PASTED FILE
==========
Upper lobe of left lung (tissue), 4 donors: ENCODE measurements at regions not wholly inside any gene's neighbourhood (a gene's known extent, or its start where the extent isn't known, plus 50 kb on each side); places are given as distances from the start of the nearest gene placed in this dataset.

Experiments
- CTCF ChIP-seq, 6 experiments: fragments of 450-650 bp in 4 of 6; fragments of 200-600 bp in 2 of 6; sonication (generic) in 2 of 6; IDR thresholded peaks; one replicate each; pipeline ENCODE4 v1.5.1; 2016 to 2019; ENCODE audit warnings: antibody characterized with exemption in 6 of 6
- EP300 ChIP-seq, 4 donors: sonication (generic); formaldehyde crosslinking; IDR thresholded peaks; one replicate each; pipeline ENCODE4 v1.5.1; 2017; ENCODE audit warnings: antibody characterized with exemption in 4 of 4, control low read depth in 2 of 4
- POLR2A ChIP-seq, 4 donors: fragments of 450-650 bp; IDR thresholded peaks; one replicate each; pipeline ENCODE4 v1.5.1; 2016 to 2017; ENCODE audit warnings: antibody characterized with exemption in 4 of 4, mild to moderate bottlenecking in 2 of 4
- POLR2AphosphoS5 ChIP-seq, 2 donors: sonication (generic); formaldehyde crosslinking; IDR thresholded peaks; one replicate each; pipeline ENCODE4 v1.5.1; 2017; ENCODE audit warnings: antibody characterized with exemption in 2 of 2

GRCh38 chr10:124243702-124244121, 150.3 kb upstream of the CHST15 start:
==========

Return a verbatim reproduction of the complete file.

Upper lobe of left lung (tissue), 4 donors: ENCODE measurements at regions not wholly inside any gene's neighbourhood (a gene's known extent, or its start where the extent isn't known, plus 50 kb on each side); places are given as distances from the start of the nearest gene placed in this dataset.

Experiments
- CTCF ChIP-seq, 6 experiments: fragments of 450-650 bp in 4 of 6; fragments of 200-600 bp in 2 of 6; sonication (generic) in 2 of 6; IDR thresholded peaks; one replicate each; pipeline ENCODE4 v1.5.1; 2016 to 2019; ENCODE audit warnings: antibody characterized with exemption in 6 of 6
- EP300 ChIP-seq, 4 donors: sonication (generic); formaldehyde crosslinking; IDR thresholded peaks; one replicate each; pipeline ENCODE4 v1.5.1; 2017; ENCODE audit warnings: antibody characterized with exemption in 4 of 4, control low read depth in 2 of 4
- POLR2A ChIP-seq, 4 donors: fragments of 450-650 bp; IDR thresholded peaks; one replicate each; pipeline ENCODE4 v1.5.1; 2016 to 2017; ENCODE audit warnings: antibody characterized with exemption in 4 of 4, mild to moderate bottlenecking in 2 of 4
- POLR2AphosphoS5 ChIP-seq, 2 donors: sonication (generic); formaldehyde crosslinking; IDR thresholded peaks; one replicate each; pipeline ENCODE4 v1.5.1; 2017; ENCODE audit warnings: antibody characterized with exemption in 2 of 2

GRCh38 chr10:124243702-124244121, 150.3 kb upstream of the CHST15 start: